I've arrived at the conclusion - after hearing your points and having a debate with one of my collaborators yesterday - that a Greenskin book would in fact be very useful if done right. This might involve taking a creative look at combat with Greenskins (ambush techniques, Waargh logistics, camp & fort layouts, magic etc.), rather than trying to shoehorn a bunch of touchy-feely Orc culture fluff that'll rarely see actual play.

FFG could probably wrap Badlands and Darklands regional information into the same book.


Posted by: erik_boielle (erik_boielle)
Posted at: March 29th, 2008 03:09 am (UTC)


+++++Anyhow, I thought it would be sort of a lark to jump into one of the Dungeons & Dragons games that some of the less-awakened gamers were running. They had pregenerated characters, which I didn’t mind—I do so enjoy a challenge! I made sure to ask a lot of questions about my character’s background, motivation—I don’t think Greg the DM was used to such an outstanding, thoughtful gamer, because after about a half hour, he waved his hand and said, “Dude, your relative introspection level or whatever is whatever you want it to be. Or an 18. Let’s just start gaming”.

So, anyhow, we set off—I was the party’s dwarf fighter, and there was an elven cleric, a human ranger, and a gnome wizard, too, if I recall. Our party’s quest involved retrieving some rubies from a crypt under this large metropolis—lame, huh? I asked why he didn’t just include a big red dragon while he was at it lol! No one else said anything, but I think they were on my side.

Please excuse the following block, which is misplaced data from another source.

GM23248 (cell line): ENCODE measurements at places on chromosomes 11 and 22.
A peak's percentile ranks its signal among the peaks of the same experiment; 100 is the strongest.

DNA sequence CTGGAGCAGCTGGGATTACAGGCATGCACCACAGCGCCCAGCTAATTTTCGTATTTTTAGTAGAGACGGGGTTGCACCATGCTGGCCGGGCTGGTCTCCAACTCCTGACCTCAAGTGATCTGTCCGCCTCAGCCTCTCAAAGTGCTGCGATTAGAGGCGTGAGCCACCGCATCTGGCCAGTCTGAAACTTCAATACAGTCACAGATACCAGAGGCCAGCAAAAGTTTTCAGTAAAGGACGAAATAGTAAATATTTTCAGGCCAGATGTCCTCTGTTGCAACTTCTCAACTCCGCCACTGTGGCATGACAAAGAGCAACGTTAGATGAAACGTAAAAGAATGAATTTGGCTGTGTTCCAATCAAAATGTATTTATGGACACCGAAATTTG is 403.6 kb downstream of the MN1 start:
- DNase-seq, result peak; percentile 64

We get into the bottom of the crypt, and the GM starts to describe the room we’re in. Once he paused, I started adding details, too, like a large acid pit in the middle of the room and shredded purple curtains on the wall and a large glowing battleaxe stuck in a giant dragon skull. The GM stopped the game and said, “What the hell are you doing, dude?”

I rolled my eyes at the poor schlub. “It’s called shared narrative control, and it helps build better stories!”

“Well stop it,” is all he said.

So after that, a large Ogre burst through the door and starts tearing apart our party. The cleric wanted to try a spell she’d been saving, but I had a better plan. “I take out my alchemy set and mix up a batch of Ogre Poison, put it in a flask, and throw it at him!”

The GM said, “What the hell? A) You’d didn’t take ANY of the skills or equipment to be able to do that, and B) it isn’t your turn!”

Exasperated at this 20-year veteran ignaramus, I said, “Who cares about skills? I’m adding it in to make the story better, or are you not aware of the Professor’s exhaustive papers on the matter? And don’t tell me you’re still using initiative! What are you people, 13?” (As it turns out, one of them was).